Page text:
The fact that a man chose to quote the lyrics of a little-known song may not seem very strange. However, the fact that over the years, this song has been directly associated with the deaths of over 100 people is quite strange indeed.

Following the event described above, seventeen additional people took their own lives. In each case, "Gloomy Sunday" was closely connected with the circumstances surrounding the suicide.


The stories were, in fact, all bunkum and just part of a promotional campaign for the song (an early example of viral marketing).  And they did grow steadily stranger and less plausible – perhaps the ultimate being “an errand boy in Rome, who, having heard a beggar humming the tune, parked his cycle, walked over to the beggar, gave him all his money, and then sought his death in the waters beneath a nearby bridge”.

It is true, though, that the song was banned by several radio stations, including the BBC who only allowed it on their playlists again in this century.  But it was banned by the BBC largely because of their opinions on the kind of hearty fare that the listening public should get during the war.  It is also true that the composer, Rezső Seress, committed suicide, but that was in 1968 and was likely from depression after never having managed to write another successful song in the 35 years since penning ‘Gloomy Sunday’.

I do wonder if this story might have been the inspiration for Monty Python’s skit of the weaponized joke.  Could a cursedly sad song fall into the hands of the army, would they refine it?  And what would happen if Lord Haw-Haw was broadcasting it into Britain during the Blitz?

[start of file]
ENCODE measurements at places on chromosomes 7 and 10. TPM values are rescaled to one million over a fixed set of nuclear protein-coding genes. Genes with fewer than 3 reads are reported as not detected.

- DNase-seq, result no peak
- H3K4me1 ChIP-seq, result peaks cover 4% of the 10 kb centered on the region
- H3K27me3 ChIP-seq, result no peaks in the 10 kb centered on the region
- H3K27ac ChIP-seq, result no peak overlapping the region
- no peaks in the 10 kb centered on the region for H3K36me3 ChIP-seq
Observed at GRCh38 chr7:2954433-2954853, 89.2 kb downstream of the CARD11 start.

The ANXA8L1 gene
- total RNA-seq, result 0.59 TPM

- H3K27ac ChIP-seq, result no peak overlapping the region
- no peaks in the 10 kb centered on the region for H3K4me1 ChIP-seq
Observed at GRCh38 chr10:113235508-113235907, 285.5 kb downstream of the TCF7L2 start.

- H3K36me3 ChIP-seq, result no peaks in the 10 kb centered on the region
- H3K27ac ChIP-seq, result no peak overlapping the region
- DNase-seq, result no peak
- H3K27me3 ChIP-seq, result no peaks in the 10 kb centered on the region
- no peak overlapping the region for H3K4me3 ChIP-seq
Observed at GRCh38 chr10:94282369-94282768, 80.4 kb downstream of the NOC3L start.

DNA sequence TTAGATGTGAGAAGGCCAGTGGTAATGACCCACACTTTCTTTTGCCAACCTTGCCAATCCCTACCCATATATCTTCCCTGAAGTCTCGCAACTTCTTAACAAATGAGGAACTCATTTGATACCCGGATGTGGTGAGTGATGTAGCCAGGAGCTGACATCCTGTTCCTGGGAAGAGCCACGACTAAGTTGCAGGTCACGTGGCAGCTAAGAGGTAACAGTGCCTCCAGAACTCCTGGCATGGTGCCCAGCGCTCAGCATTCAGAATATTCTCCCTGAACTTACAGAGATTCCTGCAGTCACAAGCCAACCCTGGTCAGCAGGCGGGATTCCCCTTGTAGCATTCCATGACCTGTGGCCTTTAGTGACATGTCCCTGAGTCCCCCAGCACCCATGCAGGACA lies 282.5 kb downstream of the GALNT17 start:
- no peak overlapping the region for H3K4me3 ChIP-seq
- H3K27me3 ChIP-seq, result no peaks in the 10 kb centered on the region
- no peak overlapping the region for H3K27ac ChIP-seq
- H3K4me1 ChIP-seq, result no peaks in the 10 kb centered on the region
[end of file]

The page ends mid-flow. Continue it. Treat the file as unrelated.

Or what about a bizarre assassination attempt: a diabolical scheme to kill the king by a visiting bard singing the cursed song in his very hall?  Or at a Royal Command Performance at Albert Hall - a famous singer has been brainwashed by Hugo Drax and James Bond must stop his next plan for revenge on Great Britain.  Was that what really happened to Lincoln at Ford’s Theatre?

Hair thieves

The New York Times report that across America salons are under siege from thieves targeting their stock of human hair extensions:

The thieves pulled the iron bars out of the windows, outsmarted the motion detector that would have triggered a burglar alarm and did not give the safe or cash register a second look.

Instead they went straight for what was most valuable: human hair. By the time the bandits at the My Trendy Place salon in Houston were finished, they had stolen $150,000 worth of the shop’s most prized type, used for silky extensions.

The break-in was part of a recent trend of thefts, some involving violence, of a seemingly plentiful material. During the past two months alone, robbers in quest of human hair have killed a beauty shop supplier in Michigan and carried out heists nationwide in which they have made off with tens of thousands of dollars of hair at a time.